Poaching of rhinos in Southern Africa, home to the majority of the world's rhino population, has increased dramatically in recent years. From a relatively steady average of 14 animals per year between 1990 and 2005, 448 animals were killed in 2011 (Milliken & Shaw, 2012) and 668 animals have already been killed in 2013.
Many of the factors driving this increase are economic. Surging prices for rhino horn is clearly one of them. While reliable data is scarce, reports suggest prices in the early 1990s ranged between $USD250-800/kg (Milliken & Shaw, 2012,p88) but have now reached levels many times this, with prices of $60,000-70,000/kg being widely reported in international media. Other economic factors include the poverty of parts of rural South Africa and other range states, insufficient budgets for protected area management and rising incomes in consumer countries, particularly Vietnam.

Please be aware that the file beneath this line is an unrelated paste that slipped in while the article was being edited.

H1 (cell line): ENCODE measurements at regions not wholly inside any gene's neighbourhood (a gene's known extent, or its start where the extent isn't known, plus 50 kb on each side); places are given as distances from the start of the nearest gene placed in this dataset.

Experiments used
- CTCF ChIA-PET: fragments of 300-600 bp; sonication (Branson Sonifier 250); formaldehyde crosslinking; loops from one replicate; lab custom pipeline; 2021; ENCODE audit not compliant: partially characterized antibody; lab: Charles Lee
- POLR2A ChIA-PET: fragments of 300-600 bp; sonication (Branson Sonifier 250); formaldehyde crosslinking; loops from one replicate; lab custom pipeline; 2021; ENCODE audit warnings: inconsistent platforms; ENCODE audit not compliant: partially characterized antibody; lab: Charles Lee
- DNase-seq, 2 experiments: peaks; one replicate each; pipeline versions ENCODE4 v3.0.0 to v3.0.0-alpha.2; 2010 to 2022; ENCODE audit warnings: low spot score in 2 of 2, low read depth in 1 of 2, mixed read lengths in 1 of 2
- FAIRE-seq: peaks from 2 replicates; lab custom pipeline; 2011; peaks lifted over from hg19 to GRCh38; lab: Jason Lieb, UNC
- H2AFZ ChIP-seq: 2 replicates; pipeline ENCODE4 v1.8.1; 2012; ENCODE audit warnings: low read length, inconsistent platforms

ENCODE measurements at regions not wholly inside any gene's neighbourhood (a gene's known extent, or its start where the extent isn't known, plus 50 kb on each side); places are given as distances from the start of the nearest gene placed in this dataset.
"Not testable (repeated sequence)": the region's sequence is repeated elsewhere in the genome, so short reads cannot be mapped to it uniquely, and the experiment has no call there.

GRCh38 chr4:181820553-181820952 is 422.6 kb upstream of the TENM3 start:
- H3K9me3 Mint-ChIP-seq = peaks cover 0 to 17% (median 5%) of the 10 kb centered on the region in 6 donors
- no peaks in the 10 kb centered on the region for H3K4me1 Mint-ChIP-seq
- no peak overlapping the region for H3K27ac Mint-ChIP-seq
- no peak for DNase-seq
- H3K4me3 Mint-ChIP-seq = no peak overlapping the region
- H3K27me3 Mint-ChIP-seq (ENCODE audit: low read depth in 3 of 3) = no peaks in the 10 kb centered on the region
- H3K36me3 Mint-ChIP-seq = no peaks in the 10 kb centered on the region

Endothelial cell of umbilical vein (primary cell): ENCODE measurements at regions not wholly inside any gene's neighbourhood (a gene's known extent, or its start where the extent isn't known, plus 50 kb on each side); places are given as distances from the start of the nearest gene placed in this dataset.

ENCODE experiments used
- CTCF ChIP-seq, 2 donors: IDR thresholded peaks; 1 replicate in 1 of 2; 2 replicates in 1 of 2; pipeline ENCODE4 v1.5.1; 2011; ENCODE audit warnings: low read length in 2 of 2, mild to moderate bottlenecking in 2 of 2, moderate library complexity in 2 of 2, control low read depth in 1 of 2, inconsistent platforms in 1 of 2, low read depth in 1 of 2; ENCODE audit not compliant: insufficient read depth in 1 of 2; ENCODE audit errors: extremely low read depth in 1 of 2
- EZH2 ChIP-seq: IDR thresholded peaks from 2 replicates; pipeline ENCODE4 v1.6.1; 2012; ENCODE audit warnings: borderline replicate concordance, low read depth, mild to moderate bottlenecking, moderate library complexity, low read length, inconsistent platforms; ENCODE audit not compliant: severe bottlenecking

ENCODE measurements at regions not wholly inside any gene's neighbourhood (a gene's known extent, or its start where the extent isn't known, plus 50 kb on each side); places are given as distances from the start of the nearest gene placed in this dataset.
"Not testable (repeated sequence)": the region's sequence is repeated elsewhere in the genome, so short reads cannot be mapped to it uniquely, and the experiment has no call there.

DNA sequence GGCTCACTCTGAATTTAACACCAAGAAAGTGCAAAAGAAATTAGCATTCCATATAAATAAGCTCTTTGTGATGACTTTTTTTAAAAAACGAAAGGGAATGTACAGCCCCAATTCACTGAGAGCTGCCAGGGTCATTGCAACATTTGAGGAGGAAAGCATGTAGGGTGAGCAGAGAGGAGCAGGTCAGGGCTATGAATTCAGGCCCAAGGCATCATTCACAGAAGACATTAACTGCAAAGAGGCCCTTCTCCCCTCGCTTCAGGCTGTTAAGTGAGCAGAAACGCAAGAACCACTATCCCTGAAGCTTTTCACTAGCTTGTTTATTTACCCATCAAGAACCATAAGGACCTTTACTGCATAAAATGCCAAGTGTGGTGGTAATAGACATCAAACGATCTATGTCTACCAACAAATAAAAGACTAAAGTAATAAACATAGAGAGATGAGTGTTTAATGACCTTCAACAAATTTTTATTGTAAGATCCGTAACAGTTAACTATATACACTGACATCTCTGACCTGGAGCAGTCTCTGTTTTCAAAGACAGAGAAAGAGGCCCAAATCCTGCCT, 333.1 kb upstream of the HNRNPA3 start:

There is currently considerable debate within policy circles and the conservation movement as to the best policy response to these increases. Because so many factors driving the poaching and illegal trade in rhino horn are economic, many stakeholders are looking to economics for potential policy responses. In particular, there are suggestions that a legalised, heavily regulated trade in rhino horn could reduce rates of illegal poaching.
All trade in rhino horn is currently illegal under the Convention on International Trade in Endangered Species (CITES). Pro-trade advocates are lobbying for the government of South Africa to propose to end the trade ban at the next CITES general meeting in 2016.
This report is a review of influential papers relating to the economics of rhino poaching and endangered species markets drawn from academic literature, self published articles, interest group journals and the mainstream media.